Say you wanted to use an AI algorithm to analyze video footage from a construction site, to make sure all workers are wearing hard hats, or from an office, to see where people congregate the most and focus more cleaning and sanitation efforts there to prevent COVID-19 from spreading. You'd need a lot of processing horsepower to crunch through all that video data, which you wouldn't necessarily have at a construction site or an office.
IBM Cloud and Lumen Technologies (formerly CenturyLink) have been working on solutions for exactly such use cases, deploying IBM Cloud's new variety of hybrid cloud infrastructure in Lumen's edge data centers so that the cloud provider's data crunching tools can process video locally, without transporting huge amounts of data to a public cloud data center far away.
"In a scenario like that you're processing a lot of data," Jason McGee, an IBM VP and CTO for IBM Cloud Platform, told DCK. "You have these live video streams coming off of lots of cameras, and it's hard to pipe all that back to the public cloud and do the processing there, as that would cause a lot of latency issues. What we were able to do is run that workload in the metro area close to the source of the data, do all of the local processing there, reducing latency and allowing us to respond more quickly, but still delivering that as a service through public cloud, with a public cloud kind of operational model."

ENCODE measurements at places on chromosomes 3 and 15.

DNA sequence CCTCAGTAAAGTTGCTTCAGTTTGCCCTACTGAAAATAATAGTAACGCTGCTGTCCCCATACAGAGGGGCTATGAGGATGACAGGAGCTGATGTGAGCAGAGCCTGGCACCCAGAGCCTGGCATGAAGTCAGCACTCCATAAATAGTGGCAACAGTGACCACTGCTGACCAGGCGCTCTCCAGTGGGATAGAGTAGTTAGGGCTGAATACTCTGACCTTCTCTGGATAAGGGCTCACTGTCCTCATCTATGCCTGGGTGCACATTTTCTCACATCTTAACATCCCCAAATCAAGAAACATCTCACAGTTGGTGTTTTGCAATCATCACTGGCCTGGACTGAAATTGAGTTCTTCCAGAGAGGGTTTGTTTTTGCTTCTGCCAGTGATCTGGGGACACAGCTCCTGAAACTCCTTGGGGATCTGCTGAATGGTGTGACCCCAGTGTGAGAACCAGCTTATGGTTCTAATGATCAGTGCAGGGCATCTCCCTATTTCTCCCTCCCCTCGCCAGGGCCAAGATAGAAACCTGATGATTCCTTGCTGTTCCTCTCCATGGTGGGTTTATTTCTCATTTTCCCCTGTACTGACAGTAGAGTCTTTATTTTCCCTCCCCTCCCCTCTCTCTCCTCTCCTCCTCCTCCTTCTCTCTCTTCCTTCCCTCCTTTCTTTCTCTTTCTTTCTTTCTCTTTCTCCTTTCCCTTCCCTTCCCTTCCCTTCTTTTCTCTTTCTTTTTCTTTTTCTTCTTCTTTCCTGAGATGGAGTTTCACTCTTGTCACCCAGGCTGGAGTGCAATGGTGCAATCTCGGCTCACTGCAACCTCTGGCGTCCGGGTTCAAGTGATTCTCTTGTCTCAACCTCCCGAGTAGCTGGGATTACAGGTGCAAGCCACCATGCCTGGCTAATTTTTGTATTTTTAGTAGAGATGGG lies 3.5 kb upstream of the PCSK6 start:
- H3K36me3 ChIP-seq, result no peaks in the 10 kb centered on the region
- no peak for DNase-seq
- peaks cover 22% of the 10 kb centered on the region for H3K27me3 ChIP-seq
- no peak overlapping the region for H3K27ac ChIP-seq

The new hybrid cloud infrastructure offering is called IBM Cloud Satellite. IBM first announced it last May, during its online Think event, and made it generally available earlier this month. The service offers the ability to extend IBM Cloud capabilities to a data center of the customer's choice, be it their own on-prem facility, a colocation site, or even another cloud provider's platform, such as AWS or Azure.
"To do the video processing, the entire environment was running containerized on an OpenShift cluster," McGee said. "On top of that OpenShift cluster, we had something called IBM Edge Application Manager, which is a set of tools to help you manage devices like cameras and stuff at the edge and deploy applications into the edge. We had a video analytics solution that did the actual video processing and AI recognition of hats or masks, or whatever you're looking for."
"How would you do that traditionally? You would tell somebody to buy a bunch of boxes, install a bunch of software, and you'd have a team of people who had to go to every site."
IBM Cloud Satellite follows in the footsteps of similar offerings by other cloud providers, such as Microsoft Azure Stack and Azure Arc, AWS Outposts, Google Anthos, and Oracle [email protected]. It had been in beta, with participation by more than 65 partners, including Cisco, Dell, Intel, and several telcos, since the announcement last May.
"Satellite essentially is a capability to extend our public cloud services into any location, so customers can consume public cloud in their data center, at the edge of the network, or in other public clouds, like Amazon, Azure, and Google, all managed from the IBM cloud," McGee said. "We can take Kubernetes clusters like OpenShift, databases, or AI capabilities like Watson, and we can deliver them as-a-service anywhere our client needs."